There’s little doubt about the attractiveness of English ivy in the garden. The vigorous vine not only grows rapidly, but is hardy too with little maintenance involved with its care, making this ivy an exceptional groundcover plant. That being said, without periodic pruning to keep it in check, English ivy can become a nuisance, especially with regard to trees in the landscape. Read on to learn more about possible ivy damage to trees and what can be done to alleviate the problem.
Does it Harm Trees for Ivy to Grow?
In spite of differing opinions, English ivy has the potential to damage trees and shrubs at some point, especially when the vine is allowed to run rampant. Overgrown ivy plants can eventually suppress nearby vegetation and engulf tree trunks. This can lead to a number of issues affecting the overall health of trees. While a tree may survive initially, the growth of ivy vines can weaken it over time, leaving it susceptible to pests, disease and wind damage as well as poor foliage growth.
English Ivy Tree Damage
Ivy damage to trees may eventually result in strangulation of younger trees due to the sheer weight of overgrown English ivy vines, which can become rather large. As the vine climbs the trunk, it causes fierce competition for water and nutrients. Ivy roots themselves have the added potential of becoming intertwined with tree roots, which can further limit nutrient uptake. Once it surrounds branches or reaches the tree canopy, English ivy has the ability to block out sunlight and deprive contact with air…essentially choking the tree out. Additionally, ivy damage to trees includes the possibility of rot, pest infestation and disease issues as trees without proper water, nutrients, light or air circulation are weaker and more susceptible to problems. Weakened trees are more likely to fall during storms, putting homeowners at risk for possible injury or property damage. Removing ivy from trees is imperative to ensure the continued health of your trees. Even with aggressive pruning of English ivy, there’s no guarantee the vine will remain well behaved. Getting rid of English ivy is difficult, and unbeknownst to many gardeners is the fact that these vines, when reaching full maturity, produce small greenish flowers followed by black berries. These berries are favored by wildlife, like birds, and may result in further spread via random droppings here and there.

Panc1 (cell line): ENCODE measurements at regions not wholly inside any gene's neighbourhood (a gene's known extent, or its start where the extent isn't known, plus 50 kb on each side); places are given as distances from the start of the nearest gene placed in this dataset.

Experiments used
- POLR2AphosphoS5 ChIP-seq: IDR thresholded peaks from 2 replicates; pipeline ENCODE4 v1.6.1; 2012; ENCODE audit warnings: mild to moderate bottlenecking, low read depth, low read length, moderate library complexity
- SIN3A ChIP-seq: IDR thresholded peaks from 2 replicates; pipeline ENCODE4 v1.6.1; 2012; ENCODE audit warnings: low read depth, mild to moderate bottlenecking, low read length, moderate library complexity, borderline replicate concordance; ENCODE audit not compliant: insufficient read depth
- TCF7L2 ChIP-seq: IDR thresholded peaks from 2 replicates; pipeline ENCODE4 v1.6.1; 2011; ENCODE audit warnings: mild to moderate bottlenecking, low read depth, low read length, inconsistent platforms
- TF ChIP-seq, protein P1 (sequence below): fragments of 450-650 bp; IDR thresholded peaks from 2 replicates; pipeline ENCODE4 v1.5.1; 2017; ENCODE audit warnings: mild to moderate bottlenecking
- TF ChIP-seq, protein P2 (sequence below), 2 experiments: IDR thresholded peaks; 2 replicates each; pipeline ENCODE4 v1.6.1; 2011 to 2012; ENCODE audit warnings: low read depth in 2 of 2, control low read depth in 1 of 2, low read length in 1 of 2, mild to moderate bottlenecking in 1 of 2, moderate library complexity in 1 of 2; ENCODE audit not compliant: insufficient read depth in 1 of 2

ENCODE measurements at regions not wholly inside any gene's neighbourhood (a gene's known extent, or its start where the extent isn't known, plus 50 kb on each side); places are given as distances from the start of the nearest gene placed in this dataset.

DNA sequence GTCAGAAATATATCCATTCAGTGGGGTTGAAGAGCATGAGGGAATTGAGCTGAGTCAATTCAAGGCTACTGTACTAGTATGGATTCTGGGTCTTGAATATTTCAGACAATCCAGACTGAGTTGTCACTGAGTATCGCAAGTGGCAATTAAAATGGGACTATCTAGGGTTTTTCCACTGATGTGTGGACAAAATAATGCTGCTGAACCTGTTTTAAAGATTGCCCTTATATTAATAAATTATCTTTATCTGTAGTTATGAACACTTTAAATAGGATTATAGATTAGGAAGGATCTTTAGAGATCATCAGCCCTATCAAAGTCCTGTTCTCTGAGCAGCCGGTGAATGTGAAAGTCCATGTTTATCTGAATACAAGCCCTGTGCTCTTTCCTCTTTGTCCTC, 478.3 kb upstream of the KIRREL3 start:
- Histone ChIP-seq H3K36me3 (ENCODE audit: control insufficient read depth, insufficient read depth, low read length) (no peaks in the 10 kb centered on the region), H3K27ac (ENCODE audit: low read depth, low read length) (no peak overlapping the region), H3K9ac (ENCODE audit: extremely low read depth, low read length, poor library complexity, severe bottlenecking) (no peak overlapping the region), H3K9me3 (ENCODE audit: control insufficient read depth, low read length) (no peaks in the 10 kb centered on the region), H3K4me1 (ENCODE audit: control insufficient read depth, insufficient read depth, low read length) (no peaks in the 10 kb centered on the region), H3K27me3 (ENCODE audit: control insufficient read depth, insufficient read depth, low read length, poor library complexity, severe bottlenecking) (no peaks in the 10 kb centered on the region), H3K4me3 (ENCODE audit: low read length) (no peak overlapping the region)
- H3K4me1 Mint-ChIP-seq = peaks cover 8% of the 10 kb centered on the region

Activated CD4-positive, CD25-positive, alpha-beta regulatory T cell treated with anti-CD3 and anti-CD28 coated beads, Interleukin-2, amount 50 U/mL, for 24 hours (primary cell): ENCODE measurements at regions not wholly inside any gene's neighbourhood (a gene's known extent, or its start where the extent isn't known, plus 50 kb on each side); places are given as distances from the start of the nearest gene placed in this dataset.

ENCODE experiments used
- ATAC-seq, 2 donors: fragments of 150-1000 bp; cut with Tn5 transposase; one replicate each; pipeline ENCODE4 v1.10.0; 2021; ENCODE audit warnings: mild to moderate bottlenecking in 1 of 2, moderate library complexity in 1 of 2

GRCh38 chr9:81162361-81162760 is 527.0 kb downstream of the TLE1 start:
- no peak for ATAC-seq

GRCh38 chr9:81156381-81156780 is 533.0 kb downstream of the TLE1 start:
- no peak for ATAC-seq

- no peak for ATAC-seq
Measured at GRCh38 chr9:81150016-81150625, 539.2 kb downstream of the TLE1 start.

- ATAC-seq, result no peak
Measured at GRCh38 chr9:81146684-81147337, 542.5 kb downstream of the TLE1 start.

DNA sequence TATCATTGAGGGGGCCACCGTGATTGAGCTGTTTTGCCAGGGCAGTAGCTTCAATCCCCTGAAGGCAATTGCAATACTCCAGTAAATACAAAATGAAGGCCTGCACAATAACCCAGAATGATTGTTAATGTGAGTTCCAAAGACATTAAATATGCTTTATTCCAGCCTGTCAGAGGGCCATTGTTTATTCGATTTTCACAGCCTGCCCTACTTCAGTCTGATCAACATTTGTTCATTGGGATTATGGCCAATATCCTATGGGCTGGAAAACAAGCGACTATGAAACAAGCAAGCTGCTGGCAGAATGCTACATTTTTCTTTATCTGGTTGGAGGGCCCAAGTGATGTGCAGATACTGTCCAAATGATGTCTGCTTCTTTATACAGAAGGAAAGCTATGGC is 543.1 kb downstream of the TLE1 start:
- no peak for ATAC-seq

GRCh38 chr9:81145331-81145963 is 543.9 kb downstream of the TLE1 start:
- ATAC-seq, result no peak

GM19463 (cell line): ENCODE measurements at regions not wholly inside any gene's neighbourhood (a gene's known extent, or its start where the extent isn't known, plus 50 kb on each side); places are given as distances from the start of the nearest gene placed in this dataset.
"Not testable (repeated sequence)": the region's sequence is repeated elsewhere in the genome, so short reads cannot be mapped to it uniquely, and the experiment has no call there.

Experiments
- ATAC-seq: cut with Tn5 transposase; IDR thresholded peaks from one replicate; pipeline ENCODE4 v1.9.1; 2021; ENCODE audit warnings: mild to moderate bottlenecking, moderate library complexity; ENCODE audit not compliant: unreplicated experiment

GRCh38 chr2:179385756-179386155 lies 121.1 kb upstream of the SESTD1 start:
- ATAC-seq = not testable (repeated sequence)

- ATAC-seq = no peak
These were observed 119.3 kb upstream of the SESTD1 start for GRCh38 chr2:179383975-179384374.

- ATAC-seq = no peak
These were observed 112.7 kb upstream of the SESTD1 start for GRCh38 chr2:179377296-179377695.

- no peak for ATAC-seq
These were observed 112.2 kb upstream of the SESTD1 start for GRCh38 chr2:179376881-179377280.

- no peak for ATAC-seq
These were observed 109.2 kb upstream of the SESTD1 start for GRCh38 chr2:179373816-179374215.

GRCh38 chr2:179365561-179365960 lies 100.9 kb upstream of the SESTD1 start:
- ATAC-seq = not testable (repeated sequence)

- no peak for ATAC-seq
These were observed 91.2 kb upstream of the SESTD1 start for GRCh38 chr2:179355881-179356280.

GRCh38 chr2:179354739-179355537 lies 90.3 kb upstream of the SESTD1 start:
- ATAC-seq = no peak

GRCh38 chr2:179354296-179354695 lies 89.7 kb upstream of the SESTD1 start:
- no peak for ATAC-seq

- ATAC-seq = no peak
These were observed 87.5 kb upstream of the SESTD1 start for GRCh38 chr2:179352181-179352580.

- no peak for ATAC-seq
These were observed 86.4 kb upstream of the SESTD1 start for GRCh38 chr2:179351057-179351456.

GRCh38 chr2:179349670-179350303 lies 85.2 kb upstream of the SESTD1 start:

How to Remove English Ivy from Trees
When removing ivy from trees, it should be done carefully to avoid damage to both the trunk and the roots. Additionally, it should be noted that the sap of English ivy can cause a rash in sensitive individuals, so wear gloves and long sleeves. There’s a term referred to as the “Life-saver” method which can be performed in removing ivy from trees. Basically, this involves removal of ivy in a 3- to 5-foot (.9 to 1.5 m.) circle from the tree, like lifesaver candy, with the tree itself being the hole in the middle. The first step of this pruning method involves cutting away all the English ivy vines around the tree at eye level. Likewise, you can simply choose to cut an inch or two (2.5 to 5 cm.) section from the ivy stem. Depending on the size of these vines, clippers, loppers or even a hand saw may be necessary. As the individual vines are cut, they can be slowly peeled downward from the bark. Work your way down the trunk to the base of the tree, pulling back the ivy at ground level at least 3 to 5 feet (.9 to 1.5 m.). You can then cut the vines at ground level, treating the fresh cuts with an appropriate herbicide, like triclopyr and glyphosate. Paint the cuts on the still attached stem at full recommended strength. While you can normally apply herbicides at any time of year to English ivy, sunny winter days seem to be more effective, as the cooler temperatures allow the spray to penetrate the plant more easily. You will likely have to come back later to treat any new sprouts, but these will eventually weaken the vine and it will stop putting out new growth. As the vine dries out in the tree, the dead ivy can be easily removed from the tree with a slight tug.
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Nikki Tilley has been gardening for nearly three decades. The former Senior Editor and Archivist of Gardening Know How, Nikki has also authored six gardening books.
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